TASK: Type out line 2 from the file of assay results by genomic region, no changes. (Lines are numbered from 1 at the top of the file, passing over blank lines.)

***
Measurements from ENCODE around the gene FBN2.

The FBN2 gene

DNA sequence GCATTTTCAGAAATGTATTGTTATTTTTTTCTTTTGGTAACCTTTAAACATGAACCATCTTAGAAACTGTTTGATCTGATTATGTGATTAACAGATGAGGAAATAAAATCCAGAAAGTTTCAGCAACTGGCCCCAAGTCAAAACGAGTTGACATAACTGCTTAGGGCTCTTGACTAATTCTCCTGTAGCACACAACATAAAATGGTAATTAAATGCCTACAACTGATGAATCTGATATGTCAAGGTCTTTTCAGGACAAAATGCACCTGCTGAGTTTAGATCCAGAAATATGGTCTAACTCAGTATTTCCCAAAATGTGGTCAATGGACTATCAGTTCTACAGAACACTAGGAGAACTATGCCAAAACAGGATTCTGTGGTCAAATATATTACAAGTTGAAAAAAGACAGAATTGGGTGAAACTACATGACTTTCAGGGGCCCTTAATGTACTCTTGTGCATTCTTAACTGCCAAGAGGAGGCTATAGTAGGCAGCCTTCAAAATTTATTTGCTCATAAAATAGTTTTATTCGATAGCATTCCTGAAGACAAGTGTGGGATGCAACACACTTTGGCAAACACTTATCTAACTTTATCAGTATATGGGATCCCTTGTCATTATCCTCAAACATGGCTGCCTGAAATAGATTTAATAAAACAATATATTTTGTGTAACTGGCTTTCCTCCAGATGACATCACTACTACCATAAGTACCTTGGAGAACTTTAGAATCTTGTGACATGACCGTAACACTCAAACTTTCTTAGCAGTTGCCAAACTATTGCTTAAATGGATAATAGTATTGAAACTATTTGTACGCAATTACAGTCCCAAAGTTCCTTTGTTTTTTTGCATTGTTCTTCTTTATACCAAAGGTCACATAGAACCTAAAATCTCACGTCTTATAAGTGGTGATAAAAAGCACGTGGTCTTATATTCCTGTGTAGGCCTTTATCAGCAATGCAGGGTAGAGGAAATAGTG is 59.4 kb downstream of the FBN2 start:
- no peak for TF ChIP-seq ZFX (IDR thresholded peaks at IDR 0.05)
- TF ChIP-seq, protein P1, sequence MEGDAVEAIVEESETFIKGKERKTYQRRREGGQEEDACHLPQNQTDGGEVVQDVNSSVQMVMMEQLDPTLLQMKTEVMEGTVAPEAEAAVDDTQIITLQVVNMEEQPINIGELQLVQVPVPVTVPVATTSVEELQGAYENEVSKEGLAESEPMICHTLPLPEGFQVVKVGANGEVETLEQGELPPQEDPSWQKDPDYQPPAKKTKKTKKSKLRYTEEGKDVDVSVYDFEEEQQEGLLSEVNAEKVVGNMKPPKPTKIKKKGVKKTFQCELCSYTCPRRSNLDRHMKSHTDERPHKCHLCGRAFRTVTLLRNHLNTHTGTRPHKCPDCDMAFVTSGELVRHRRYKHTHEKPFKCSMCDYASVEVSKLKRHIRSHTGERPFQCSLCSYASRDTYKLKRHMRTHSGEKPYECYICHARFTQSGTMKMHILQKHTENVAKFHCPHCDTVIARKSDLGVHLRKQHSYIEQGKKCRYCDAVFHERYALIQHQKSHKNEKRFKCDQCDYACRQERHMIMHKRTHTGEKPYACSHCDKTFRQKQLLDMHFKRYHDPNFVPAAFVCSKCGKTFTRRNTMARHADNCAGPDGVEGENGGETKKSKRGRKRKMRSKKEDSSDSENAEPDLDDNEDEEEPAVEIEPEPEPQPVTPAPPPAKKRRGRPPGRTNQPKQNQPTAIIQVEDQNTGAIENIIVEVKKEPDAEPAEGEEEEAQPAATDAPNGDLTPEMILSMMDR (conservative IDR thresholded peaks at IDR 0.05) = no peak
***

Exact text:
The FBN2 gene